Changing the world means changing the rules

If an environmentalist proposes a measure to reduce carbon dioxide emissions, soon enough someone will say, “But, you hypocrite, you still fly in jet planes and commute to work with an automobile!”

But a proper role of a just government is exactly to stop the free riders and profiteers, to force people to do the right thing, to force everybody to “do their bit”. I’m happy to do my share, but a sap to do more than that. For example, for most people, the largest portion of their carbon footprint is the children they chose to create. I, on the other hand, won’t have any descendants, which is good for the environment, but not so good for my selfish genes.

The exploiters in power love it when they get us thinking about what little volunteer nibbling around the edges we can do, such as recycle a scrap of paper. I recycle scrupulously, walk around the building at the end of the day turning off banks of fluorescent lights, curse the depraved indifference of those who leave faucets running, and so on. But in the big picture, none of it matters, and it just gives a sense of false agency. Only changing the rules matters. “At least I’m doing something.” is self-serving delusion if you’re not doing something that matters.

It’s crazy to unilaterally disarm, to wear a hairshirt just to avoid being called a hypocrite when you say what the rules should rationally be. If we don’t force everybody to do their share, it’s unjust, and most people won’t voluntarily be saps for long, no matter how many public service announcements are sandwiched in amidst the bill-paying flashy advertisements for more and more cool stuff.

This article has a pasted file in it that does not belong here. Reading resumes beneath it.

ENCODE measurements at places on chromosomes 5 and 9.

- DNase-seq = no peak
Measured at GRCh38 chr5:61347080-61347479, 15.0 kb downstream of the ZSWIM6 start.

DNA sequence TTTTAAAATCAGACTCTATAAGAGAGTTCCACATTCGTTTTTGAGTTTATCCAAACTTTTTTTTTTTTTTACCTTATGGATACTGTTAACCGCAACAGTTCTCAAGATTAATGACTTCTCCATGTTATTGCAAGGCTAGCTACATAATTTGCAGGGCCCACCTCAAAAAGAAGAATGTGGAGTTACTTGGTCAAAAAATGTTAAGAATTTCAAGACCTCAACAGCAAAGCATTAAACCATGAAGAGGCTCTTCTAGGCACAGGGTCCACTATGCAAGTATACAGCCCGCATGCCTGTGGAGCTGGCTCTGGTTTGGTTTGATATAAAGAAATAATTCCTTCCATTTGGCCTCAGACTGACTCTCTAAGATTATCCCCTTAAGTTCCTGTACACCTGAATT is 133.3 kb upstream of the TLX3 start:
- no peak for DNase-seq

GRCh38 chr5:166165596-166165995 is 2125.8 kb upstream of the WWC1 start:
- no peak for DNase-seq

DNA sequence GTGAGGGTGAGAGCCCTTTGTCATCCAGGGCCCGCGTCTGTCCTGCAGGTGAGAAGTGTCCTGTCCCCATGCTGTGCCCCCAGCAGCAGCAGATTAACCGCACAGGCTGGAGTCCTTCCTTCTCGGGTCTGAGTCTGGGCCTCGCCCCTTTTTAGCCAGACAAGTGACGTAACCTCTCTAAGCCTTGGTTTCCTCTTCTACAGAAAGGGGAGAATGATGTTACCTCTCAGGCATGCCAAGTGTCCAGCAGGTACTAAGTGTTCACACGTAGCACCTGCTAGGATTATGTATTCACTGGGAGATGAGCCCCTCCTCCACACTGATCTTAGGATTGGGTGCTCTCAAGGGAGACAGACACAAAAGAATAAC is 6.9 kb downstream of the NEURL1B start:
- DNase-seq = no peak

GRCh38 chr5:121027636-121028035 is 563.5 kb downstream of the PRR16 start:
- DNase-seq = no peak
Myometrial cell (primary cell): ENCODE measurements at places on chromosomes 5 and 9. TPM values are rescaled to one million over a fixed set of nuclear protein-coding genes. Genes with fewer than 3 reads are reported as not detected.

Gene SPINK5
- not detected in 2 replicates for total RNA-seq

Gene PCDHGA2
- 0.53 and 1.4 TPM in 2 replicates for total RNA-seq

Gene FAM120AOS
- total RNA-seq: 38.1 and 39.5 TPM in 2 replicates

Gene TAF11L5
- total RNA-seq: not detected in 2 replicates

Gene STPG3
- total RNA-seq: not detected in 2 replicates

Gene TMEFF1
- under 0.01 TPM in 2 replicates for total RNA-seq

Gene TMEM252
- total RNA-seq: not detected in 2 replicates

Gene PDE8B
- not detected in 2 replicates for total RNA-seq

If the society imposes a carbon tax on everybody that releases it into the atmosphere, prohibits the sale of cars that won’t get at least 50mpg, and so on, then people will go along, just as they did with the bans on second-hand tobacco smoke.

If the society is not willing to change its rules, then its alleged concerns about the environment are just sham poses for the camera, pious hopes and empty promises, irrelevant.

Aside: Changing yourself means changing your rules.



  1. According to Adrian Ayres Fisher

    Depression? Anguish? Despondency? Grief? Anger? I agree many of us feel these things. We are sentient, empathetic and refuse to go into denial. To me these seem like normal reactions to our global environmental systems crisis, not a psychiatric condition.

    Yet go to the doctor and say you are having these feelings about climate change, biodiversity loss and over-run earth systems boundaries in general, and you will get offered prozac. Really.

    Gandhi offers an attitude for doing necessary work to solve huge problems in the face of the seemingly impossible: he says something like each person cannot put out the whole fire, but each can work on putting out the fire where he or she happens to live.

    I have found that as long as I keep making lifestyle changes to lower my carbon footprint and keep working with other people in my community on various sustainability and social action projects, these feelings do get channeled into productive work. I don’t know how much difference it makes, but it’s something. Yet one wishes one could do more.

    Good point about the pathologizing of reason by insane systems. And I guess doing something is better than doing nothing. But isn’t it possible to fool yourself with positive actions that don’t get to the root of the problem, making them just a healthier form of Prozac?


  2. Environmentalists do this nonsense to each other, for example, here. If James Cameron lived in a barrel like Diogenes that would make him more credible? Why should Cameron unilaterally give up his hard-earned lifestyle?


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